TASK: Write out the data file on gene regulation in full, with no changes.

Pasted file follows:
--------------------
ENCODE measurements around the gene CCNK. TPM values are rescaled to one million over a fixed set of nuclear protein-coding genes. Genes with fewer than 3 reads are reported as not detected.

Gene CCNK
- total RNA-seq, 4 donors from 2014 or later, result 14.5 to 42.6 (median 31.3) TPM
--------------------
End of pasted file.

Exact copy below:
ENCODE measurements around the gene CCNK. TPM values are rescaled to one million over a fixed set of nuclear protein-coding genes. Genes with fewer than 3 reads are reported as not detected.

Gene CCNK
- total RNA-seq, 4 donors from 2014 or later, result 14.5 to 42.6 (median 31.3) TPM